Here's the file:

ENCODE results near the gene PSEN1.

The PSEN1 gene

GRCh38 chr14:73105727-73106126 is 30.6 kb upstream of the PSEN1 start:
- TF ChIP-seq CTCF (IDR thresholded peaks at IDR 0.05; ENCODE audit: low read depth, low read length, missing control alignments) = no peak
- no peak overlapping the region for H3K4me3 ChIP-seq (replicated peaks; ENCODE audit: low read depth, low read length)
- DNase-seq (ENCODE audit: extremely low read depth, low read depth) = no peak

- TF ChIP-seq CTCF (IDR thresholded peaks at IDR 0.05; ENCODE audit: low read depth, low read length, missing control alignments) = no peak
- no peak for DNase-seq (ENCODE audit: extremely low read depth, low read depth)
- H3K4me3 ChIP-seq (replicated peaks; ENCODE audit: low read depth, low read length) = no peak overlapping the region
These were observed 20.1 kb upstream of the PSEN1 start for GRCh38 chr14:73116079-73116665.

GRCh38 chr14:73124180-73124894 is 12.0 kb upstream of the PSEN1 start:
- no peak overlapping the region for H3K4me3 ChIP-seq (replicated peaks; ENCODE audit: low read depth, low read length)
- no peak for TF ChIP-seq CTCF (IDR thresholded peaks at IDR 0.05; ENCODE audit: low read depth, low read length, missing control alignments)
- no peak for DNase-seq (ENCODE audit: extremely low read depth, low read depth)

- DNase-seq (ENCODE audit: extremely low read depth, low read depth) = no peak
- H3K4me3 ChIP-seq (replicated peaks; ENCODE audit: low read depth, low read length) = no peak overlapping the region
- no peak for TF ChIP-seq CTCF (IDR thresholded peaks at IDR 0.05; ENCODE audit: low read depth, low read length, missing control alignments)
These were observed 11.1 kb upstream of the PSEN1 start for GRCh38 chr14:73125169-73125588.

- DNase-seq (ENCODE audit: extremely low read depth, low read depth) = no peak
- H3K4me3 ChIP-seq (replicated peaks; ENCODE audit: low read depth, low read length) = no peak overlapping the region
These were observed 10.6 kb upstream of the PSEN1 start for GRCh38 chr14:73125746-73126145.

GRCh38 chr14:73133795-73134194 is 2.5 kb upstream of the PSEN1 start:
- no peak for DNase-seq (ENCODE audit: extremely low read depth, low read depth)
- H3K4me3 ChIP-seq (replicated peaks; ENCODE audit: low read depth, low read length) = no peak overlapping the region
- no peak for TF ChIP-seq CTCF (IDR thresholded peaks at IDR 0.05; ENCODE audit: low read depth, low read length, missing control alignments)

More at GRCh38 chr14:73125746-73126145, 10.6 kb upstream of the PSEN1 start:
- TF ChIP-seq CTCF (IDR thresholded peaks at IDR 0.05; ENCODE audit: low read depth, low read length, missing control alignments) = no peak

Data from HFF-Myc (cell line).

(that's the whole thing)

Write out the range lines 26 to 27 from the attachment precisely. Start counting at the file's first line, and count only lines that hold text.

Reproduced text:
More at GRCh38 chr14:73125746-73126145, 10.6 kb upstream of the PSEN1 start:
- TF ChIP-seq CTCF (IDR thresholded peaks at IDR 0.05; ENCODE audit: low read depth, low read length, missing control alignments) = no peak